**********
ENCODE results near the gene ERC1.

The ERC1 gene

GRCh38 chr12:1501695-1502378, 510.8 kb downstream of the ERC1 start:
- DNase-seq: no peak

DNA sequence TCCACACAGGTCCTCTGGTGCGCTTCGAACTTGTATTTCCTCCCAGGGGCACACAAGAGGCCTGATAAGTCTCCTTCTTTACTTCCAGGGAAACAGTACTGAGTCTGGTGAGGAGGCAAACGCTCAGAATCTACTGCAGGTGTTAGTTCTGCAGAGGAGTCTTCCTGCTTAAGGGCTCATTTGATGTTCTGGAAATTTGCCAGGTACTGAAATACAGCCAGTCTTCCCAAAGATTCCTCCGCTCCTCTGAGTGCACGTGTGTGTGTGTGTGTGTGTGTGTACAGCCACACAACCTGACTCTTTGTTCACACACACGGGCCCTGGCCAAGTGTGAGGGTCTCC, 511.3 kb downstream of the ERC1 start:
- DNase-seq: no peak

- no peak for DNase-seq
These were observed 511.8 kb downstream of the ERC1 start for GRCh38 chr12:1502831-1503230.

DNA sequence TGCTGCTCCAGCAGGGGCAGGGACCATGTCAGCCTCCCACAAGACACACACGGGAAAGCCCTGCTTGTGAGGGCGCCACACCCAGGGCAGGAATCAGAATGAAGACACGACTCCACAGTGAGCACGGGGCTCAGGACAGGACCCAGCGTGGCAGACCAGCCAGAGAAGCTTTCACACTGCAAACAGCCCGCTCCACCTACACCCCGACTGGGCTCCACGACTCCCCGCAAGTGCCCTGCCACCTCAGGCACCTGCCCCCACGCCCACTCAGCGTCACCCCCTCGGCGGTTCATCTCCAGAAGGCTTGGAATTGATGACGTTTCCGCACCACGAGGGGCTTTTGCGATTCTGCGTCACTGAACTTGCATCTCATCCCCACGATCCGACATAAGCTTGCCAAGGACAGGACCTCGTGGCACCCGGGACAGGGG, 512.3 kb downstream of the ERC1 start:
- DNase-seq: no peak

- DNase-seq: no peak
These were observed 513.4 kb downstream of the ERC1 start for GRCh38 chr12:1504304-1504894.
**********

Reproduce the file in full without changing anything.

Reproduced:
ENCODE results near the gene ERC1.

The ERC1 gene

GRCh38 chr12:1501695-1502378, 510.8 kb downstream of the ERC1 start:
- DNase-seq: no peak

DNA sequence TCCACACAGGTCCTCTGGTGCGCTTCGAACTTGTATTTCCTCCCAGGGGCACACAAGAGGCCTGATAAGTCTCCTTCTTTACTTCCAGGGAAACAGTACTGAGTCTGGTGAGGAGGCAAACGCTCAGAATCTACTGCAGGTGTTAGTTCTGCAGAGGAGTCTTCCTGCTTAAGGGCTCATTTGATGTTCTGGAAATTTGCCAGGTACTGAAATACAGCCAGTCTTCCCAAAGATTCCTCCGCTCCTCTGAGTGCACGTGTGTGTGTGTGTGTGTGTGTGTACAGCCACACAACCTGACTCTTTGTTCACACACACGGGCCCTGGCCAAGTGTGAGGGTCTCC, 511.3 kb downstream of the ERC1 start:
- DNase-seq: no peak

- no peak for DNase-seq
These were observed 511.8 kb downstream of the ERC1 start for GRCh38 chr12:1502831-1503230.

DNA sequence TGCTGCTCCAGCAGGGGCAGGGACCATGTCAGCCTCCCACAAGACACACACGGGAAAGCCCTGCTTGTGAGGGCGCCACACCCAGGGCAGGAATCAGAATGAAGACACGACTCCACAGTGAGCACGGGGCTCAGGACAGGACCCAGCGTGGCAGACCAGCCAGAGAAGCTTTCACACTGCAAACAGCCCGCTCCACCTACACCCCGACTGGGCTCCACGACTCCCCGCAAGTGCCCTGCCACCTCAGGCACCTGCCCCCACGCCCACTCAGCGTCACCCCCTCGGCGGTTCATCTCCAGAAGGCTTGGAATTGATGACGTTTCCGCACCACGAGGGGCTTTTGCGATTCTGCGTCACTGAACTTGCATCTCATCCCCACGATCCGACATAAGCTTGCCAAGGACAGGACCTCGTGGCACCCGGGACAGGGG, 512.3 kb downstream of the ERC1 start:
- DNase-seq: no peak

- DNase-seq: no peak
These were observed 513.4 kb downstream of the ERC1 start for GRCh38 chr12:1504304-1504894.